Lemons to Lemonade

Lemons to Lemonade


Gardening With Guts

posted by ajurkowitz

Dr. Drip.

The Frondz.

Greenhaus.

No, these names are not those of contestants on an MTV reality show about up-and-coming rappers. Rather, they are the aliases of members of Los Angeles-based Guerrilla Gardening troupe. Their posted mission is “to beautify our neighborhoods and create community,” and they achieve that goal by showing up at neglected green areas throughout the city, planting gardens, and fleeing. Returning periodically under the cover of night, the group waters and weeds their secret gardens.

Is there a piece of land in your community you would like to see transformed into a garden? Think about taking a page out of the Guerrilla Gardening playbook.

“We prefer to beg forgiveness than ask permission,” explains one member in this video about them for the Toyota Charged Life Campaign. Troupe members make every effort to be respectful, and say they have yet to have any complaints from authorities or community members.

YouTube Preview Image

Led by troupe members “Roly Poly” and “Mr. Stamen,” the idea began as a group of friends looking for a way to come together in community and brighten up a dingy corner in a Hollywood neighborhood. After their first planting, the group new they wanted to do more. Since then, projects have included an herb garden on a strip of land next to a parking lot, a window box of plants on a public library, and various highway median makeovers. People from all over the Los Angeles area have gotten involved–from creating new gardens start-to-finish to showing up occasionally with a watering can.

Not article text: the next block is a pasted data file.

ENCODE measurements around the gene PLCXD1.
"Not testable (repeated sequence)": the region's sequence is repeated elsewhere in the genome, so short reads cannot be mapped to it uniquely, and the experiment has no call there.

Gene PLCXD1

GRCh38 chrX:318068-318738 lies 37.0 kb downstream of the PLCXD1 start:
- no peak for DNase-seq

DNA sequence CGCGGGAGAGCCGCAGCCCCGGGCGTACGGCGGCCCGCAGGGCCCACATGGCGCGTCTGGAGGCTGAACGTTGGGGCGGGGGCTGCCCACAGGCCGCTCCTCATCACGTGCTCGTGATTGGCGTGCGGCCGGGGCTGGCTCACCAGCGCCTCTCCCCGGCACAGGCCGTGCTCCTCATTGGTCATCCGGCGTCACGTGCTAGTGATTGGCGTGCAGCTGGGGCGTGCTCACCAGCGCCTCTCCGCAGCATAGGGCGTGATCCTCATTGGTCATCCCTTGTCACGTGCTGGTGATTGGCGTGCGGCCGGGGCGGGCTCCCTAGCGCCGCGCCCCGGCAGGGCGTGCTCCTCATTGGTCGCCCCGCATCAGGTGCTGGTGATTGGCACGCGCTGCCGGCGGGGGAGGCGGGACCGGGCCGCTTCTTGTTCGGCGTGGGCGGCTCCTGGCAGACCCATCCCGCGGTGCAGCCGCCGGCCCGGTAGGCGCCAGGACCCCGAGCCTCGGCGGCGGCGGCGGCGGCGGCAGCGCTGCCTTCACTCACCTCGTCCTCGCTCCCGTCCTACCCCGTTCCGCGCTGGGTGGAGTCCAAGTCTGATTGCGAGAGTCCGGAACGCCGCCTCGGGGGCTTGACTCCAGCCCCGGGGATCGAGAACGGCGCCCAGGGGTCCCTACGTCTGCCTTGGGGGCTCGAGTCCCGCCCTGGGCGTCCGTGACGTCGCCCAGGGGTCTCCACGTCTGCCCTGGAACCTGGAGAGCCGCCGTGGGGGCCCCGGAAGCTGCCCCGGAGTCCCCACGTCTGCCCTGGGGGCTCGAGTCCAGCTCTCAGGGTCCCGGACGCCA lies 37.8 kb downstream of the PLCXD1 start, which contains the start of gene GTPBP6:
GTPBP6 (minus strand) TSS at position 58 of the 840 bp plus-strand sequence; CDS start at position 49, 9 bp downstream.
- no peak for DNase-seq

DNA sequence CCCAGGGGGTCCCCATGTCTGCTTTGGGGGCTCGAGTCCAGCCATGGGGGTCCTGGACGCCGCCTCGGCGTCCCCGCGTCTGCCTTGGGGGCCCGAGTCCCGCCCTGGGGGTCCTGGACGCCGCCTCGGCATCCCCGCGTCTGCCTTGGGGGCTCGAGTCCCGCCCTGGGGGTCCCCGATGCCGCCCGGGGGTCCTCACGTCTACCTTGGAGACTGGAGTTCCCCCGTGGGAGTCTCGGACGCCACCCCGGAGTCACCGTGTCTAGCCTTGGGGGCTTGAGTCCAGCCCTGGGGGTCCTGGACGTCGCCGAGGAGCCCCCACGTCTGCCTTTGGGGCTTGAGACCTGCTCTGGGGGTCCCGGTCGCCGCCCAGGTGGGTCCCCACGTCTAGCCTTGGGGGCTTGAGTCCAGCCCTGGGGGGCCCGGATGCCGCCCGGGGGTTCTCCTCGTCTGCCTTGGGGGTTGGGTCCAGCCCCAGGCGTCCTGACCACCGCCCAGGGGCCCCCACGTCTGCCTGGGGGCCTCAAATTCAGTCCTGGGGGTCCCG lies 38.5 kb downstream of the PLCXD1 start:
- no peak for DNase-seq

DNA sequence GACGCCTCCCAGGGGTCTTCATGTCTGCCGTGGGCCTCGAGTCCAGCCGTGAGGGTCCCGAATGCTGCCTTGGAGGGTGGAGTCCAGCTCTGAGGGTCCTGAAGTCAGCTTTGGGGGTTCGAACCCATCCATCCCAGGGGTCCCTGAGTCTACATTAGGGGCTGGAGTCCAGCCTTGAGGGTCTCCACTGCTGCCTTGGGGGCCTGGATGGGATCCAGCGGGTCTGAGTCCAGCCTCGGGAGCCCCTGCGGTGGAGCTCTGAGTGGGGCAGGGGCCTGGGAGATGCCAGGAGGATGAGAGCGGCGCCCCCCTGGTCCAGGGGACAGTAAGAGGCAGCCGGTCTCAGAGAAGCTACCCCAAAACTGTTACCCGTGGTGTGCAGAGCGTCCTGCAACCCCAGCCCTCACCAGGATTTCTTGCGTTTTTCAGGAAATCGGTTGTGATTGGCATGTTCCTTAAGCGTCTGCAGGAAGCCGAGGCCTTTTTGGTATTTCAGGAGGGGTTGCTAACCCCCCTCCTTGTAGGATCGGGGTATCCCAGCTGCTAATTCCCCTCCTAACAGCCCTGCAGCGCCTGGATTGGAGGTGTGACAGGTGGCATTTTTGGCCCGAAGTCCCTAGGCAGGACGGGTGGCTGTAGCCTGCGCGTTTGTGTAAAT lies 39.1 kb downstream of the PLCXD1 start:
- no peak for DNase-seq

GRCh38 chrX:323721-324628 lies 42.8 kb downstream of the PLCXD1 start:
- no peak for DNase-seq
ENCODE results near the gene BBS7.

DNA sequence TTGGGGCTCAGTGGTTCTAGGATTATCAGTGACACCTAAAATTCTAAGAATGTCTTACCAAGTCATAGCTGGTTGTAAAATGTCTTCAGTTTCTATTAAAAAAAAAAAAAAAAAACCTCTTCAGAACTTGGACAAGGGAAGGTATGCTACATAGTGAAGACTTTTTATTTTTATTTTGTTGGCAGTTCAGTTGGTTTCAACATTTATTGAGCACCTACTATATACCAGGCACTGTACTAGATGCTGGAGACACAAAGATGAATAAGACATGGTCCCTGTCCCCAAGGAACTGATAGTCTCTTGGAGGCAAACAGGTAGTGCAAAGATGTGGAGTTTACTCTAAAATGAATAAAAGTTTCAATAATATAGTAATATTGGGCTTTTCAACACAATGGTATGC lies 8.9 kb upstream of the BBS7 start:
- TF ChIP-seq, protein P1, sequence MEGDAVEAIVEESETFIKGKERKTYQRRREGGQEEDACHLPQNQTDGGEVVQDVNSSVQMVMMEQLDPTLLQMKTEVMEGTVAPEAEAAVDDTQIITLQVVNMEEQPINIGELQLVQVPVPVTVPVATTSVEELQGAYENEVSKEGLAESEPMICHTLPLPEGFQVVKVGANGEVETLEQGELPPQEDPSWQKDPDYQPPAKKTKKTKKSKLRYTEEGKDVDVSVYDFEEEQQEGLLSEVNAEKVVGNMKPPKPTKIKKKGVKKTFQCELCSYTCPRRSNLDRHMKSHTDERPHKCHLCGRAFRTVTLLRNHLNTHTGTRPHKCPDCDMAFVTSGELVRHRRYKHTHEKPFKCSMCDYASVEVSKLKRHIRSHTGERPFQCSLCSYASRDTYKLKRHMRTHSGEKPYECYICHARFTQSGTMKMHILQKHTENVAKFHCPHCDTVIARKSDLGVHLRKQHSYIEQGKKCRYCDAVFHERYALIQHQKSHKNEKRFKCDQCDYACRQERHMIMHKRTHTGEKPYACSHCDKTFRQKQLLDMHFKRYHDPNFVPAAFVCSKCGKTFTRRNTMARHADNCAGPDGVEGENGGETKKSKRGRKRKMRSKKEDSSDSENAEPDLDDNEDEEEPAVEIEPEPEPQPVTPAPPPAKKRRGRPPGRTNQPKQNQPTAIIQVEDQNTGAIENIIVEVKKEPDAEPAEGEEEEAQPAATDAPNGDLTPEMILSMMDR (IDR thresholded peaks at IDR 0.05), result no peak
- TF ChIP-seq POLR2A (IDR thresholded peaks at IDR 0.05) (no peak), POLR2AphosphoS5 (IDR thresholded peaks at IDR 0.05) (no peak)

If you’re interested in getting your hands dirty in your community, you can contact Guerrilla Gardening for tips on how to organize a troupe of your own in your town (or get involved with one of theirs if you happen to live in the LA area). Or start small! One of their favorite activities is throwing “seed bombs” — each about an inch in diameter, the bombs are mixtures of clay, compost, and wildflower seeds. Roll up a few, wait for a rain, and then toss them into some orphaned land that could use a little color.

Beautifying community areas through flowers and plants is not only good for the environment (more oxygen!), it can lift your neighbors’ spirits as they walk to the store or to catch a bus. If you have ideas for ways to improve the scenery of neglected areas, we’d love to hear about it in the comments section!

Says Mr. Stamen, “The thing that’s most exciting for us is not the work that we do but the work that it inspires other people to do.”



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